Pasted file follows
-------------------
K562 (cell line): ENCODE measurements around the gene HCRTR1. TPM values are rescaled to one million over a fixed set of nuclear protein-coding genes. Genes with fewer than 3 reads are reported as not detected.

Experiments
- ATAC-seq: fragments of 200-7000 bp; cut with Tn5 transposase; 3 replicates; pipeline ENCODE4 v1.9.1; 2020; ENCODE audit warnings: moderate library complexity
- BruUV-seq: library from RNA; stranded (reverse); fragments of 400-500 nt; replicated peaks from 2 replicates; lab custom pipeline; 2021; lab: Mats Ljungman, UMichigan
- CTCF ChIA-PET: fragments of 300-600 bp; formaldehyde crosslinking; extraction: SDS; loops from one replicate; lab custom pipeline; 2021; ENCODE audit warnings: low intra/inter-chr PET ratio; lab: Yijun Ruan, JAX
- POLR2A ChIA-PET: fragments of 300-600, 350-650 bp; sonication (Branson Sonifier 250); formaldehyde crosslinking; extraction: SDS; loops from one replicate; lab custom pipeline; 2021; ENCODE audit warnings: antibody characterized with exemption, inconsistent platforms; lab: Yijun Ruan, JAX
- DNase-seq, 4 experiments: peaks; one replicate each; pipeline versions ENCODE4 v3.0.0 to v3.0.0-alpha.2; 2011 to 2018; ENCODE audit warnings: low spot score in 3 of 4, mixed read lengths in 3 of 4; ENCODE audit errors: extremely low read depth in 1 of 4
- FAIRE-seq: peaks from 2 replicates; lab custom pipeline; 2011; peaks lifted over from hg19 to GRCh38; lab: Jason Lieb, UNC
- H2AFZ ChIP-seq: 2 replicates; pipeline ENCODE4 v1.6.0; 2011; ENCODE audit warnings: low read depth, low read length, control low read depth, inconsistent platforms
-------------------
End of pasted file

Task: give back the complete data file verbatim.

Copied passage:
K562 (cell line): ENCODE measurements around the gene HCRTR1. TPM values are rescaled to one million over a fixed set of nuclear protein-coding genes. Genes with fewer than 3 reads are reported as not detected.

Experiments
- ATAC-seq: fragments of 200-7000 bp; cut with Tn5 transposase; 3 replicates; pipeline ENCODE4 v1.9.1; 2020; ENCODE audit warnings: moderate library complexity
- BruUV-seq: library from RNA; stranded (reverse); fragments of 400-500 nt; replicated peaks from 2 replicates; lab custom pipeline; 2021; lab: Mats Ljungman, UMichigan
- CTCF ChIA-PET: fragments of 300-600 bp; formaldehyde crosslinking; extraction: SDS; loops from one replicate; lab custom pipeline; 2021; ENCODE audit warnings: low intra/inter-chr PET ratio; lab: Yijun Ruan, JAX
- POLR2A ChIA-PET: fragments of 300-600, 350-650 bp; sonication (Branson Sonifier 250); formaldehyde crosslinking; extraction: SDS; loops from one replicate; lab custom pipeline; 2021; ENCODE audit warnings: antibody characterized with exemption, inconsistent platforms; lab: Yijun Ruan, JAX
- DNase-seq, 4 experiments: peaks; one replicate each; pipeline versions ENCODE4 v3.0.0 to v3.0.0-alpha.2; 2011 to 2018; ENCODE audit warnings: low spot score in 3 of 4, mixed read lengths in 3 of 4; ENCODE audit errors: extremely low read depth in 1 of 4
- FAIRE-seq: peaks from 2 replicates; lab custom pipeline; 2011; peaks lifted over from hg19 to GRCh38; lab: Jason Lieb, UNC
- H2AFZ ChIP-seq: 2 replicates; pipeline ENCODE4 v1.6.0; 2011; ENCODE audit warnings: low read depth, low read length, control low read depth, inconsistent platforms